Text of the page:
This type is really the "bog standard" of sofa bed mechanism that you all surely know if you've ever slept over somewhere with a sofabed, or maybe even own one yourself. Because there's so many of them, and its easy for manufacturer's to add a sofa bed to a range just by adding one of the standard mechanisms in, there are probably hundreds of choices here from a couple of hundred quid upwards (even beating the click-clack prices maybe). Even high end custom-sofa manufacturers like MultiYork use this type. Maybe they don't know any different or not enough people need them to be day-to-day sofabeds/have the specialist requirements that force people like us to do some seriously extensive research [and blog writing :) ]. The UK isn't exactly known for our sofa beds... Yet... [but keep reading/skip to the end].


In our (and many others) view, the most superior mechanism of the heavyweights. An Italian design used by several manufacturers there (or minor variations on the mattress-surrounding frame and feet of and how cushions are attached to the frame).

The big idea is, you leave the cushions on (score +1 each for speed and convenience), which are attached to the frame (not permanently), use a fabric hook hidden away between the back cushions (or reach behind them) and just pull. It starts rolling towards you, off the sofa frame and continues; you'll need to change grip hand over hand to a strut on the frame once I think as the back cushions of the sofa come over the top and underneath the frame that rolls out, and thats it. Done. How simple and awesome is that?! Not clear enough? See this example video on youtube.

The whole back cushion and seat cushion frame ensemble is hinged and as you pull, it folds up and rolls over the seat cushions which roll forward and fold up on themselves and end up underneath and behind the legs holding up the extended end of the bed frame. Totally out of the way. You should see it in action to understand it properly - try this other video. Putting the bed away to a sofa again is the opposite action - lift up the far end of the sofa bed by its frame and just walk towards the sofa, lifting and rotating it back and it'll just fold up into a sofa again. It takes a little effort to lift but no more than the bog-standard unfold mechanism from above, you don't need to lift it far and you're only lifting to the lower hinge, not the whole mattress frame. I'd say less effort needed, and is again much faster and less pain, no stopping one action and finding and grabbing a different part to start on a different action.
  • More expensive than lift-and-unfold - generally only on £1000 upwards sofa beds.
  • Can allow for storage behind the seat cushions (depending on mattress size - less likely on extra long mattresses, not seen any on 200cm/6'6" mattresses yet actually)
  • No gap needed between mattress and frame when bed opens out, due to better design of the mechanism and upper/lower parts of the mattress frame shifting as they convert. Hence no risk of the mattress sliding around and you bumping your feet into the metal frame if you hang them off the edge - depending on how high the mattress/frame support is
  • Seems to allow for thicker mattresses? certainly only ones of the heavier mechanisms to allow for 195cm+ (6'4"+) mattress lengths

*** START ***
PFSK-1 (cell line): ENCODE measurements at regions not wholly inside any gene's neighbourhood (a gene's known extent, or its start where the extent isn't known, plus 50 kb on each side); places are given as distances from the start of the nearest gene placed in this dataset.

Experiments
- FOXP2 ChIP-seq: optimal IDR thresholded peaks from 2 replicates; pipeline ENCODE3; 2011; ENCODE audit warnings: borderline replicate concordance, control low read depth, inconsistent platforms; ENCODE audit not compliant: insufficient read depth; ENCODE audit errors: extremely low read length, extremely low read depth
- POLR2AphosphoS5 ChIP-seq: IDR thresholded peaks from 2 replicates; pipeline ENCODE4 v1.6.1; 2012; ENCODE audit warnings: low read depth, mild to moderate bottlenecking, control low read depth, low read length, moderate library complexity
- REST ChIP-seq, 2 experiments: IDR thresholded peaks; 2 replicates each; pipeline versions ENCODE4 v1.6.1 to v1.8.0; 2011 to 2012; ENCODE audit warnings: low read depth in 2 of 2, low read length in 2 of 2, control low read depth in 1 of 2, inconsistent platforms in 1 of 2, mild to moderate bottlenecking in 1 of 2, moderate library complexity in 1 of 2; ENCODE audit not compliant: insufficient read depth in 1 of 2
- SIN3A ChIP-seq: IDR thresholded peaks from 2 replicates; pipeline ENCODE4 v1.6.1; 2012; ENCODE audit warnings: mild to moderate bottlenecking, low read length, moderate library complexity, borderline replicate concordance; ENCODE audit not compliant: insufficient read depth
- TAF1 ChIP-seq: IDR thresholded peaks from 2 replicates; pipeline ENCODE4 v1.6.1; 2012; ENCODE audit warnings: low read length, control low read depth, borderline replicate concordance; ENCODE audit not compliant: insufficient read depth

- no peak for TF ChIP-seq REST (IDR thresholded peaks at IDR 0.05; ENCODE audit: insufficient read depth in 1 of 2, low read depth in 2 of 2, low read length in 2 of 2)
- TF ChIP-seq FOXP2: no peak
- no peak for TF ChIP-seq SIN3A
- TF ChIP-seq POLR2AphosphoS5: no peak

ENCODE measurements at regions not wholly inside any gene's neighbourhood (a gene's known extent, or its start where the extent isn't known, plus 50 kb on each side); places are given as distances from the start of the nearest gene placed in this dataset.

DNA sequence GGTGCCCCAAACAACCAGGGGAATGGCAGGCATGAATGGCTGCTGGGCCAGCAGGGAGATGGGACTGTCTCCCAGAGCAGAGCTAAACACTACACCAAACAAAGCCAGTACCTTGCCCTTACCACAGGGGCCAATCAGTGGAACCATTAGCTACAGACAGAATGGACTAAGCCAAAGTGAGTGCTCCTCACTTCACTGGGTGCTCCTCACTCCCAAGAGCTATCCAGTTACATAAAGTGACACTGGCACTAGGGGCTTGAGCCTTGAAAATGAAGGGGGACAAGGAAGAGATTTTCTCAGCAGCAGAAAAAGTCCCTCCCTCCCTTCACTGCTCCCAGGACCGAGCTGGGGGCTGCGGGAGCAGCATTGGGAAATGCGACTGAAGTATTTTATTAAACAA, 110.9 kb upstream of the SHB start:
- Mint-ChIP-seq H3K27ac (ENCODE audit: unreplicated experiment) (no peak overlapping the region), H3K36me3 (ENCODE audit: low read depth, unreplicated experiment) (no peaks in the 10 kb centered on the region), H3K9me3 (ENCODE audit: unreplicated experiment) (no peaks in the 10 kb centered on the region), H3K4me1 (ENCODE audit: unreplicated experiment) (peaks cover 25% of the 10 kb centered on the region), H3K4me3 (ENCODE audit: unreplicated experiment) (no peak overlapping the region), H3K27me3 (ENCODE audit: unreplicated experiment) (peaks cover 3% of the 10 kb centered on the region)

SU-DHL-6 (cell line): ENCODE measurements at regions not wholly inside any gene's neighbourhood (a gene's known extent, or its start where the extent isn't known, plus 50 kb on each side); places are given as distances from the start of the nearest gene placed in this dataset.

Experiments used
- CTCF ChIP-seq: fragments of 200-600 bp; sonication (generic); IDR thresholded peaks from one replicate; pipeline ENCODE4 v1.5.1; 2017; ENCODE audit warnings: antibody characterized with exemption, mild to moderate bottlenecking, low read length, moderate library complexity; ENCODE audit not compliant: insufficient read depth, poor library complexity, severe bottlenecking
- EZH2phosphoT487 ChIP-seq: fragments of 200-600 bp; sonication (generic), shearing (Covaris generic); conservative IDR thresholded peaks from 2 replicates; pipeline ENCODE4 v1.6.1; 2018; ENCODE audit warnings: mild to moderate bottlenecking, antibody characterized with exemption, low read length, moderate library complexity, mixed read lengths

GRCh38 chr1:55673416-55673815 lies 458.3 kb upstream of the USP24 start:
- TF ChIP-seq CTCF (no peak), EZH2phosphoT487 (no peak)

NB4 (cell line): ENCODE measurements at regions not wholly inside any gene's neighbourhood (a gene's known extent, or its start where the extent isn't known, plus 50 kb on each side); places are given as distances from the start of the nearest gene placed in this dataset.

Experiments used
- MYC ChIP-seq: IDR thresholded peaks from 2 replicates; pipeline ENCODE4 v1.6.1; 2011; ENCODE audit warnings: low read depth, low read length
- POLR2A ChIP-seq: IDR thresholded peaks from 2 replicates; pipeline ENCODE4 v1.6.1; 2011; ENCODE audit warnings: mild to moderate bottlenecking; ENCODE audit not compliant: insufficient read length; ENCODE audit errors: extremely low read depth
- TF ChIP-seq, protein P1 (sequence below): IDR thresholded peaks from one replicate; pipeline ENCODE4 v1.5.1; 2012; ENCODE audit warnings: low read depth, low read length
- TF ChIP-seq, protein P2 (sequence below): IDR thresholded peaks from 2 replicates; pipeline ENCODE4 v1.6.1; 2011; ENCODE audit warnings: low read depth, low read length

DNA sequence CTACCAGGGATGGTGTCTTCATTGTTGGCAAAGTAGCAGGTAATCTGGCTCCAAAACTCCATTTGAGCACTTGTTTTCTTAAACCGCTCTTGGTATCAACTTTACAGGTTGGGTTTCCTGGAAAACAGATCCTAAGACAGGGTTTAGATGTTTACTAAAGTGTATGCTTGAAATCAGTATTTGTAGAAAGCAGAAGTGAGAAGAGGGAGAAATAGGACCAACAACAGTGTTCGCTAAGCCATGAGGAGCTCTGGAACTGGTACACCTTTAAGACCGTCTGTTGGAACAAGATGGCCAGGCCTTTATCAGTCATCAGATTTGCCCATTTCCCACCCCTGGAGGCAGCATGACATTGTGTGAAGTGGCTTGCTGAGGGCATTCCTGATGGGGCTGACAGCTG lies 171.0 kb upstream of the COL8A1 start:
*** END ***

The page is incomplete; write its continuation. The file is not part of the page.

• Fast, easy to convert!
  • No storage required for cushions
  • Stronger design than either click-clack or lift-and-unfold actions, generally means longer expected lifetime and longer warranties, and suitable for daily conversion and use as bed; and with good design (more likely as this style more expensive anyway and will appeal to those with higher demands and budget), also makes for a comfortable sofa you can't tell is a sofa-bed.

Our search

With all the click-clack's problems, and a failed sofa, we decided it was time to up the budget for ours' replacement and buy something to last, and something we could really enjoy sitting on, avoid sleep-over guests feeling 2nd-rate in our home without moving house (London's expensive).

Having tall friends/relatives (brother-in-law is 6'3", many of my friends are 6'-ish) really made the research quite lengthy but also narrowed it down pretty quickly once we'd found a match. Generally you don't want feet and head to be up against the edges of the mattress so for a 6'3" person to sleep, they probably want at least 6'6" mattress at minimum without banging their feet on the metal frame at each end; I figured 5cm/2" either end minimum to avoid the seam and allow a pillow-shoulder gap. For that, a 6'6" mattress might be a bit tight but its the largest mattress we've discovered without going properly custom and crazy-expensive.

We were further limited by the decision that a corner sofa wouldn't work in our lounge due to its shape and size - all the possible corners the extra bit of sofa would extend over, would block off important space (door, bay window space too valuable to cut into, or alcove) . There are quite a few corner sofa options that use the extra width of the corner piece to fill in the rest of the shape (from an 'L' shape to a full rectangle) and gain quite a nice sized bed. The Ikea corner-sofas/sofa+chaise-longue type are interesting examples (the plain Friheten comes in this style too for instance), or via Furnish House (from a quick google - though their Birmingham 'H&S Centre' looks like its someone's house in a residential area).